Use Laboratory Diagnosis to Determine Deworming Strategies

Wisconsin’s 2016 growing season was ‘good for grass’, as abundant rainfall and optimal temperatures supported forage production. For certain, internal parasites whose life cycle depends upon grass and grazing ruminants, proliferated in response to all that grass.

Efficacy of the most commonly used dewormers today is 59%, and history shows efficacy decreasing every year. Bottom line: 41% of your cattle’s worm may survive treatment if you routinely use a pour-on or injectable dewormer. Gone are the days of simply deworming cattle with a one-size fits all approach, while blissfully ignorant of the complexity involved. Seek veterinary guidance to develop a deworming protocol tailored to your farm’s management. Base your protocols on proper worm diagnosis, which involves performing fecal egg counts (FEC). The WI Modified Sugar Floatation is a preferred FEC method. Test kits used for detecting internal parasites of small animals are not sensitive enough for use with ruminant herbivores.

Life cycle stages of gastrointestinal worms (helminths or nematodes, like Ostertaia, Cooperia and Haemonchus) are found within cattle, in feces, and on grass. The worms need all three environments in which to complete their lifecycle; therefore, several opportunities exist for interrupting their growth. One such opportunity is afforded by Wisconsin’s winter.

Pre-puberty and adult worm stages reside inside cattle, and may overwinter in cattle, serving as a source of eggs defecated on pastures in the spring. Larval stages of the worm survive frozen pasture conditions and also serve as a source of infestation as the grass begins to grow in the spring.

Deworming products are administered to cattle in an attempt to kill worm stages found inside cattle. Deworming late in the fall after several hard freezes will help reduce the number of internal worm stages carried over winter by cattle, and any treated survivors will be depositing their eggs into frozen conditions. Helminth eggs do not survive freezing. Performing a laboratory fecal egg count reduction test (FECRT) along with species identification of the surviving worms will allow you to develop a treatment strategy for those internal, possibly dewormer resistant, survivors.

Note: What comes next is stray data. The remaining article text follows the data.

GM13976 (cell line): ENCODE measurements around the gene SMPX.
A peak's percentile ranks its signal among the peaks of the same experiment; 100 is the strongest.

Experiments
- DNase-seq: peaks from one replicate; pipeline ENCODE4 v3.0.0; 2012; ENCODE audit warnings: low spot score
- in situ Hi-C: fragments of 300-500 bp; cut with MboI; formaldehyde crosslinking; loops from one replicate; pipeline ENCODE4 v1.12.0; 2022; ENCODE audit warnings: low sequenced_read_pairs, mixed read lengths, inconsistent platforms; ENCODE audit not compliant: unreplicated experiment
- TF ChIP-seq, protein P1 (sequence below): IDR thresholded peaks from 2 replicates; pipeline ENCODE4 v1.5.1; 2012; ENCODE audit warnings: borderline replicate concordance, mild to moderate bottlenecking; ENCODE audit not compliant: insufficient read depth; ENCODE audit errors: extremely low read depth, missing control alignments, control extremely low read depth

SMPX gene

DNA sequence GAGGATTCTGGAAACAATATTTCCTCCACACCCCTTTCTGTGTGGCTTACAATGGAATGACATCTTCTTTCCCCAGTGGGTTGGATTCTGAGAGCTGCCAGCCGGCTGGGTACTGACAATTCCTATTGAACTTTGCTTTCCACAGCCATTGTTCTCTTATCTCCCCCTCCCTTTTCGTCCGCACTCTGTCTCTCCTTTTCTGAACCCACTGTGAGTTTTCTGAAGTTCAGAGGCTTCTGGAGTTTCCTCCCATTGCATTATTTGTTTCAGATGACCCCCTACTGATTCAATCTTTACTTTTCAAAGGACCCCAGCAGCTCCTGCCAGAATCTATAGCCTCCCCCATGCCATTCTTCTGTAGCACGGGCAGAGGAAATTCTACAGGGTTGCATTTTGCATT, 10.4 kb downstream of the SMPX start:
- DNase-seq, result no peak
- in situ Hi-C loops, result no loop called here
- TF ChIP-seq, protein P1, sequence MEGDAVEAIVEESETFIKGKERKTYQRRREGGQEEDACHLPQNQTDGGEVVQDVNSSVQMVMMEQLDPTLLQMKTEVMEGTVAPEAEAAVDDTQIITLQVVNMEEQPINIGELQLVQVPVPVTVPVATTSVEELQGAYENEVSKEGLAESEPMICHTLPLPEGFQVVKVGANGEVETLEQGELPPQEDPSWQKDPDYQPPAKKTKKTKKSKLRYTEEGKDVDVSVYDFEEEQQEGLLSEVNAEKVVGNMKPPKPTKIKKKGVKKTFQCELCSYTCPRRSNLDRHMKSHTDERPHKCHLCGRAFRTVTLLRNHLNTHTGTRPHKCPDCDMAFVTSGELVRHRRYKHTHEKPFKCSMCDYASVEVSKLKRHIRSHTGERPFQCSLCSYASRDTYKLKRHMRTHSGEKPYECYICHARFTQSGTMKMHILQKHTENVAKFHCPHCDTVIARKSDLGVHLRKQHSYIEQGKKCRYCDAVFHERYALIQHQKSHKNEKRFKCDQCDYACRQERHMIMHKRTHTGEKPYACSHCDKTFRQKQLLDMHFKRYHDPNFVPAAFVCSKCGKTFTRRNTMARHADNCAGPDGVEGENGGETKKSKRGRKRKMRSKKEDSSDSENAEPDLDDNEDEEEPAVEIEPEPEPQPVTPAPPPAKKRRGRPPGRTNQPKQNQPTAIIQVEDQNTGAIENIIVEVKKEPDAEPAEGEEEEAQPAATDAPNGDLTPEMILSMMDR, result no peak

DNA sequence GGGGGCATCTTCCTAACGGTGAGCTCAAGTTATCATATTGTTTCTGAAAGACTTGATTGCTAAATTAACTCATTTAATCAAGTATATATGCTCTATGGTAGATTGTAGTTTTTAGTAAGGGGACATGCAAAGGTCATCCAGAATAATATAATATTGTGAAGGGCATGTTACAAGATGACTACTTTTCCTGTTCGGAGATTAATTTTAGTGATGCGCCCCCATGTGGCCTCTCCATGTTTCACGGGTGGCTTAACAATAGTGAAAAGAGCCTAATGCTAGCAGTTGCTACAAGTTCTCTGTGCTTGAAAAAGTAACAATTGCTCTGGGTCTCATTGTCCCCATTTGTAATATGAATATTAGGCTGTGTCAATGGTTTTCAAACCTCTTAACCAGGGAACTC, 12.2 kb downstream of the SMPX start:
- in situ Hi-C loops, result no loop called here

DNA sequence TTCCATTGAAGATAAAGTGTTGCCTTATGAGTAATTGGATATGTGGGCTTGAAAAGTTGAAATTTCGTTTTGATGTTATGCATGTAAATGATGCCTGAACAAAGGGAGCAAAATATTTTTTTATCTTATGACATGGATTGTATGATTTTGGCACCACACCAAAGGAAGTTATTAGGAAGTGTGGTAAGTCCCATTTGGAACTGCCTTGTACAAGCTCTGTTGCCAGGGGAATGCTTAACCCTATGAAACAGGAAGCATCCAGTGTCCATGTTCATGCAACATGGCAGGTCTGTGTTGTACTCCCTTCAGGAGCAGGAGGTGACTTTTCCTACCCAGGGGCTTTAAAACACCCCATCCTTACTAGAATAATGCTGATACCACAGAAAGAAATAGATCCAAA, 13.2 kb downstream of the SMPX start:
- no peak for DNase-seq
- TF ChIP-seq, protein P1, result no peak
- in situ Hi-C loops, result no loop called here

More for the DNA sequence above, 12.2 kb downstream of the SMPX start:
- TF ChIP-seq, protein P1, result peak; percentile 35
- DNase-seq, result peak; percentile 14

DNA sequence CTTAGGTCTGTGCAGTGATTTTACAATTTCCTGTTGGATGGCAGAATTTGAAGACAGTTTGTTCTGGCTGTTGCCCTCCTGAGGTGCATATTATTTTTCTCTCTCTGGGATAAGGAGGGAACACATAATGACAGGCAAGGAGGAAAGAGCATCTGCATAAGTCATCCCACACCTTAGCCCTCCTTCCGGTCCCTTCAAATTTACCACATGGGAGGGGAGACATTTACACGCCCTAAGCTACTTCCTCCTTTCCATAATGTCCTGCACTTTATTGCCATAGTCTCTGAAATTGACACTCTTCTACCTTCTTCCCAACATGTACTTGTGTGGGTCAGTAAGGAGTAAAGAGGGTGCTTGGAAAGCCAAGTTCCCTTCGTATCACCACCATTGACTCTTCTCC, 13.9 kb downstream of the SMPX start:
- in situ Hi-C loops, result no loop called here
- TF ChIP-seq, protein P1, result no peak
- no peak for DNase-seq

Deworming itself does not affect the worm stages out on grass at the time the cattle are treated; however, our management of treated cattle does affect what type of, and where, worm eggs are deposited. These resistant survivors probably originated from resistant pasture larvae, who will overwinter outside. FECRT and species identification of the worms over-wintering in cattle provides needed information for developing spring deworming plans for grazing cattle consuming these resistant larvae.

Allow dewormed stock to remain in the same area for at least a week after treatment. Once moved onto another paddock, larvae that survived treatment are providing resistant eggs to this new area. When stockpiled forages or bedding packs are used, resistant eggs may find themselves in micro-environments conductive to their hatching into resistant larvae.

Next spring allow your oldest stock to first graze areas you suspect resistant larvae may reside. Older animals are more tolerant of worms, and with FECs and species identification 30 days after turnout, you will have an indication of the pasture’s larvae infestation. Perform a 14-day post treatment FECRT to know the efficacy of your dewormer investment. To be considered efficacious, the FECRT should be 95% or better.

Written by: Sandy Stuttgen, DVM, UW Extension Agriculture Educator, Taylor County. This article recently appeared in The Wisconsin Agriculturist

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